New York Times
January 12, 2005
BAGHDAD, Iraq, Jan. 11 - Prime Minister Ayad Allawi acknowledged today that "pockets" of Iraq would be too dangerous for voters to cast ballots in the elections later this month, as insurgents continued their campaign to disrupt the vote, killing at least 15 Iraqis and attacking one of the country's main election offices.
In a televised address, Mr. Allawi said he hoped that American and Iraqi security forces would be able to pacify many of the country's most chaotic areas. By election day, he said, the areas too dangerous for voting would probably be small.
"Hostile forces are trying to hinder this event," Mr. Allawi said. "Certainly, there will be some pockets where people will not be able to participate in the elections, but we do not think it will be widespread."
The statement marks the first time Mr. Allawi has publicly acknowledged that parts of Iraq will likely prove too violent to support elections, now scheduled for Jan. 30. Last week, the commander of American ground forces here, Lt. Gen. Thomas Metz, said portions of four Iraqi provinces, most of them dominated by Sunni Arabs, were not safe enough for voting.
Mr. Allawi's statement comes amid a major escalation of violence by the insurgents, who have killed more than 100 Iraqi police this month, and who have begun to employ larger and more sophisticated bombs to kill American soldiers. On Monday, guerrillas assassinated Baghdad's deputy police chief and, in another attack, killed two American soldiers with a huge homemade bomb.
Insurgents are also warning Iraqis to stay away from the polls, and American and Iraqi leaders fear that election day itself could be the occasion for an especially bloody onslaught.
The violence has prompted many Sunni Arabs who do support elections to demand that they be postponed, until at least some of the more chaotic areas could be brought under control. The prospect of an election boycott by the country's Sunni Arab minority, which dominated Iraq under Saddam Hussein, has given rise to fears that the elections themselves may be laying the groundwork for greater conflict in the future, including even civil war.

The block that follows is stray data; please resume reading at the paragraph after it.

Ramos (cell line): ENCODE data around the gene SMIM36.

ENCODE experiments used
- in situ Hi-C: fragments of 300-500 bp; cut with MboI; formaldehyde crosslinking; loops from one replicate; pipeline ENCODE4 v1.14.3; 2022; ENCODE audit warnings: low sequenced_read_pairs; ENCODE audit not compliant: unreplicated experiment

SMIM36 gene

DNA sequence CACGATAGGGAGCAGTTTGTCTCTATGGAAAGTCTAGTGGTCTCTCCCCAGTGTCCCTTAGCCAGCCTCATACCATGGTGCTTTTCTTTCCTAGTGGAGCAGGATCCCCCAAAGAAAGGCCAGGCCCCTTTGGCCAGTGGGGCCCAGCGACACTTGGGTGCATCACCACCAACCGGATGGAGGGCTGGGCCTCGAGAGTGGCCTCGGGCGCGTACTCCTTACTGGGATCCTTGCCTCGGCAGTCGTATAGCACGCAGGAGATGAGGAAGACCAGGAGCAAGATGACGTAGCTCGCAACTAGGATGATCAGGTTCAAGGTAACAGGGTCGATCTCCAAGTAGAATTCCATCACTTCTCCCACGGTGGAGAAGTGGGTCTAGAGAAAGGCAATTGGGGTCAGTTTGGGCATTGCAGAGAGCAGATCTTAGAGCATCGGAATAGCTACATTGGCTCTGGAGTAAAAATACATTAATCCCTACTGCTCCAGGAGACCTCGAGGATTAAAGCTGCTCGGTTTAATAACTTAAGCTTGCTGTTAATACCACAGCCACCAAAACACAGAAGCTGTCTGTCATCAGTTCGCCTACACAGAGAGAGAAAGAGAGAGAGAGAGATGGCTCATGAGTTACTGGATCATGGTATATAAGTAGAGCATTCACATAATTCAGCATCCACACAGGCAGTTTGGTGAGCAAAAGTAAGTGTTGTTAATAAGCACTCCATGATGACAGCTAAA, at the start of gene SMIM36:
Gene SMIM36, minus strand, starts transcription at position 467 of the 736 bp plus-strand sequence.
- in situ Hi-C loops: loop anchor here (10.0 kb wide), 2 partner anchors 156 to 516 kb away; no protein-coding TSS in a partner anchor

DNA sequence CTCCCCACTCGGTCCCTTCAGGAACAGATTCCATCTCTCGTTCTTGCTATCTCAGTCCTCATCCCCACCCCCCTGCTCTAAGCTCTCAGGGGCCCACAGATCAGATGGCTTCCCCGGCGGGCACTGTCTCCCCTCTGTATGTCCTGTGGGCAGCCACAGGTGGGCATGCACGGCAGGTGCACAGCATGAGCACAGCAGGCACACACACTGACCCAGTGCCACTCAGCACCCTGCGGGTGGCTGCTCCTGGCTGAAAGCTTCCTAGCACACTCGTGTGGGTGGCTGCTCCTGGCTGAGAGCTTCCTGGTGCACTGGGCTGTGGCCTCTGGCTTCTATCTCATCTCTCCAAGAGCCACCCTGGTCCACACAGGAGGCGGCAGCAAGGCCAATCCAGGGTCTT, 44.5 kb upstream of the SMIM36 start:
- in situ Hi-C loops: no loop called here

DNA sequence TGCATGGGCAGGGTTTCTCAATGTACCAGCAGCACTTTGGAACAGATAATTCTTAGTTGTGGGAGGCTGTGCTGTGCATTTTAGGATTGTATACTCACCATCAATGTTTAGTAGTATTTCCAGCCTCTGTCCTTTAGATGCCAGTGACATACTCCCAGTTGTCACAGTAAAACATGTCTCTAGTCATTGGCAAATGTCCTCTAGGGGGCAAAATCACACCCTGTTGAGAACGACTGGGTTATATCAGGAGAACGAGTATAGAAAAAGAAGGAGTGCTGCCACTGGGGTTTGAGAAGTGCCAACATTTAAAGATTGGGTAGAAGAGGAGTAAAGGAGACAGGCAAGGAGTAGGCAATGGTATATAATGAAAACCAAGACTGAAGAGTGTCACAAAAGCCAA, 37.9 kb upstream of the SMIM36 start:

Sunni Arabs comprise about 20 percent of Iraq's population and are concentrated in the areas north and west of Baghdad, and in the northern city of Mosul.
Mr. Allawi, despite deep misgivings, has vowed to hold the elections anyway, saying that a delay would amount to a capitulation before the insurgents. President Bush also says he believes the elections should go forward.
Mr. Allawi, himself a candidate for the national assembly, also announced that he would expand the size of the Iraqi army from 100,000 to 150,000 soldiers. It is unlikely that any of those additional soldiers would be ready to fight by election day.
In a separate statement, Mr. Allawi said that attacks on oil and electricity infrastructure have cost the country some $10 billion in revenue. He made those remarks in an interview with the state-run Al-Iraqiya television, amid reports that guerrillas had attacked the country's oil industry at several points.
The Associated Press reported that an explosion destroyed a gas pipeline about 35 miles southwest of the city of Kirkuk in northern Iraq. The A.P. report quoted an official with the Northern Oil Company as saying the line would be closed for at least five days.
Guerrillas have regularly targeted the country's oil facilities, and the electrical system that supports it, which earns Iraq tens of millions of dollars a day.
Insurgents continued their violence today in attacks across the country. A suicide bombers struck a police checkpoint north of the city of Tikrit, the hometown of Saddam Hussein, and killed six people and wounded 12 others. A suicide bomber tried to strike the Basra office of the Independent Election Commission of Iraq but missed, killing only himself.
Seven Iraqis were killed when their minibus was struck by a roadside bomb in the town of Yusifiya, The Associated Press reported. The bomb was apparently intended for an American convoy that had been passing through, but it exploded and hit the bus instead.
Yusifiya is one of a string of Sunni-dominated cities south of Baghdad that have been the scene of regular violence against American and Iraqi forces.
Also, the marines said today that a mortar attack by guerrillas killed two Iraqi civilians and wounded six others in the town of Abu Ghraib, west of Baghdad.